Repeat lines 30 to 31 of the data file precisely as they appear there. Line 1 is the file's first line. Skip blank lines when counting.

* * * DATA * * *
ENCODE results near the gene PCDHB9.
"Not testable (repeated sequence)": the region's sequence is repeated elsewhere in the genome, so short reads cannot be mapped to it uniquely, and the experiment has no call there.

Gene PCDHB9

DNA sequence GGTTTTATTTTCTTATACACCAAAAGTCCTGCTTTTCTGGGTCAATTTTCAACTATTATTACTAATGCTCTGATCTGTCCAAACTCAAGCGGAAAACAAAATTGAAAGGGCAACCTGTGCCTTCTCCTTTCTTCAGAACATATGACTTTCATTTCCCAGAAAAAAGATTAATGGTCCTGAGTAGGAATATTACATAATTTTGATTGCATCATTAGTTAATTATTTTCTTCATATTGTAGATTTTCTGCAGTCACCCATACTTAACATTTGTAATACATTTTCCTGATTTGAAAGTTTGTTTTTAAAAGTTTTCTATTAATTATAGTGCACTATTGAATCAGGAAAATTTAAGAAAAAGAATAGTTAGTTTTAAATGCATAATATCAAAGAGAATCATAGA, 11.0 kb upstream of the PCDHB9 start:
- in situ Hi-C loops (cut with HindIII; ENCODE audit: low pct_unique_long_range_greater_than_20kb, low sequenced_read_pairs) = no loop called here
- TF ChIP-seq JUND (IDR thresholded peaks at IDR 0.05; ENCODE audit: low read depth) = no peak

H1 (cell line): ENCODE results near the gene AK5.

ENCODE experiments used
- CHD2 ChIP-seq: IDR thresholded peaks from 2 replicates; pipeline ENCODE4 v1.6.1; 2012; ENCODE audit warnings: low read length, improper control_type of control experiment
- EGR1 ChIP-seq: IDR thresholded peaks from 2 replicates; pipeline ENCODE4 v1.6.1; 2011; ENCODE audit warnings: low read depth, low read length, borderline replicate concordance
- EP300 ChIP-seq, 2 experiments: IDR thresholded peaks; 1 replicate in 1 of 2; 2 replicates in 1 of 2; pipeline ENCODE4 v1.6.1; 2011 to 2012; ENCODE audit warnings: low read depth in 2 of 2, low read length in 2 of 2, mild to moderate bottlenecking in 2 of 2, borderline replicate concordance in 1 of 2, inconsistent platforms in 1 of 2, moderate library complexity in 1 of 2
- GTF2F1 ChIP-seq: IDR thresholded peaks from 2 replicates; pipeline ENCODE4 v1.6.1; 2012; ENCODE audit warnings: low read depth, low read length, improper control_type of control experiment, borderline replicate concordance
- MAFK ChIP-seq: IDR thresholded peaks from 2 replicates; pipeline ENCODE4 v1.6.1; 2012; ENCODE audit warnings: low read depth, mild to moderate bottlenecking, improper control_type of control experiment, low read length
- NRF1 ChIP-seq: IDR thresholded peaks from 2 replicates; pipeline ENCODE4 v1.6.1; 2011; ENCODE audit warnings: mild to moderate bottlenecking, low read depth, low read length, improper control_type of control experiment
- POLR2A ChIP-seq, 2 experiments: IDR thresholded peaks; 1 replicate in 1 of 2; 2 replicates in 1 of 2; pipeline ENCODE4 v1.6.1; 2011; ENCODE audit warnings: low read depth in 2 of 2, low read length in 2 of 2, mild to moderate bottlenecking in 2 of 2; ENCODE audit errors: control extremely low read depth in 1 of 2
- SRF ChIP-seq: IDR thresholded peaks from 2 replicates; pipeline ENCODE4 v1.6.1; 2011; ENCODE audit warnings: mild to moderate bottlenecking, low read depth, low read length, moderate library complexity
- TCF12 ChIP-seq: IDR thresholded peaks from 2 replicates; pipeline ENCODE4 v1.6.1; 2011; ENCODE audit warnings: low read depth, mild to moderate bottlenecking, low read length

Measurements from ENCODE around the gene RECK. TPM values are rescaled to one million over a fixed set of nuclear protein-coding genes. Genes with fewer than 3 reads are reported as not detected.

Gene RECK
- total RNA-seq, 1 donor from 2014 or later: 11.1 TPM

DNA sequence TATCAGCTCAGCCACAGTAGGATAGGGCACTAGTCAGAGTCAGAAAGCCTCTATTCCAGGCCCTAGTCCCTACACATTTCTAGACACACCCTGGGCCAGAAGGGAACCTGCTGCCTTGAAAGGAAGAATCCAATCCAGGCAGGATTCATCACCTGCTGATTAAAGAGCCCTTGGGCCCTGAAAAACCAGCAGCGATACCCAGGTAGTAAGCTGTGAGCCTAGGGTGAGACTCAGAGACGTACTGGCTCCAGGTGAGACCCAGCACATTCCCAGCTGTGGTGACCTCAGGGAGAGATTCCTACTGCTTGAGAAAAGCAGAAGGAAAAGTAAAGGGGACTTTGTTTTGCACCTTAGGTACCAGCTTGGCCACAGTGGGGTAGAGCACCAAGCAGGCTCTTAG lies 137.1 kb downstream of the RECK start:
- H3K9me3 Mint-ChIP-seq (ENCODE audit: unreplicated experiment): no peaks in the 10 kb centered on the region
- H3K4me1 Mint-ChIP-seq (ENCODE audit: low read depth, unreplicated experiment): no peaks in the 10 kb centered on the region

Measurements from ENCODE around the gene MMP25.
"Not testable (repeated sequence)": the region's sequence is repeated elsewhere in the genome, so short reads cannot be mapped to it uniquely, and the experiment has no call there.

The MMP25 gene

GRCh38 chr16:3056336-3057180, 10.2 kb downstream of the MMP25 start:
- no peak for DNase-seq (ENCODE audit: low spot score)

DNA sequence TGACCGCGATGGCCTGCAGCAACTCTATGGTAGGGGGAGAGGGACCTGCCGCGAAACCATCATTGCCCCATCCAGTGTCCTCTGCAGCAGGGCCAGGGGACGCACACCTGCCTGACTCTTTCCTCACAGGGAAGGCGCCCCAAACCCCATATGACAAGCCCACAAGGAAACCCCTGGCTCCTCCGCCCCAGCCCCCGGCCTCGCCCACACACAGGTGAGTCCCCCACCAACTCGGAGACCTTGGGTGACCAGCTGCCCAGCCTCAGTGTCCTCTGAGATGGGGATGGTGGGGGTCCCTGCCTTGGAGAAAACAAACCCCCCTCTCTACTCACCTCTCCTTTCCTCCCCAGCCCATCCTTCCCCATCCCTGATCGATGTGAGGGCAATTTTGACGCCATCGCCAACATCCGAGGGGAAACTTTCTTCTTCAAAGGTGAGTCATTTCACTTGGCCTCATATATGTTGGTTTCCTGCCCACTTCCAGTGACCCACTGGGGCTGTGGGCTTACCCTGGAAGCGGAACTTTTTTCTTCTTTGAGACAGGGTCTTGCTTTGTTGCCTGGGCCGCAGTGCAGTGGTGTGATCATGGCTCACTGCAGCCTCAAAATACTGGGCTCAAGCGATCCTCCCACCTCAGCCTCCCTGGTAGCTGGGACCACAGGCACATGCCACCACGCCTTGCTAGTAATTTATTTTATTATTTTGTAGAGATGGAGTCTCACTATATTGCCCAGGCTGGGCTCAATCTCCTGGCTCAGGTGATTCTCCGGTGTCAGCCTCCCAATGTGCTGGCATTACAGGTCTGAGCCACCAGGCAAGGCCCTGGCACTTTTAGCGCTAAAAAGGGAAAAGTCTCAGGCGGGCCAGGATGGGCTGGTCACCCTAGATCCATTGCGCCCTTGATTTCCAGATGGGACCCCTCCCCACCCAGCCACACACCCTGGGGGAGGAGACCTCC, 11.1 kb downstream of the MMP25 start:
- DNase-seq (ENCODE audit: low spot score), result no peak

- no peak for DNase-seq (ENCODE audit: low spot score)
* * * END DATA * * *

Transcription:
- DNase-seq (ENCODE audit: low spot score), result no peak

- no peak for DNase-seq (ENCODE audit: low spot score)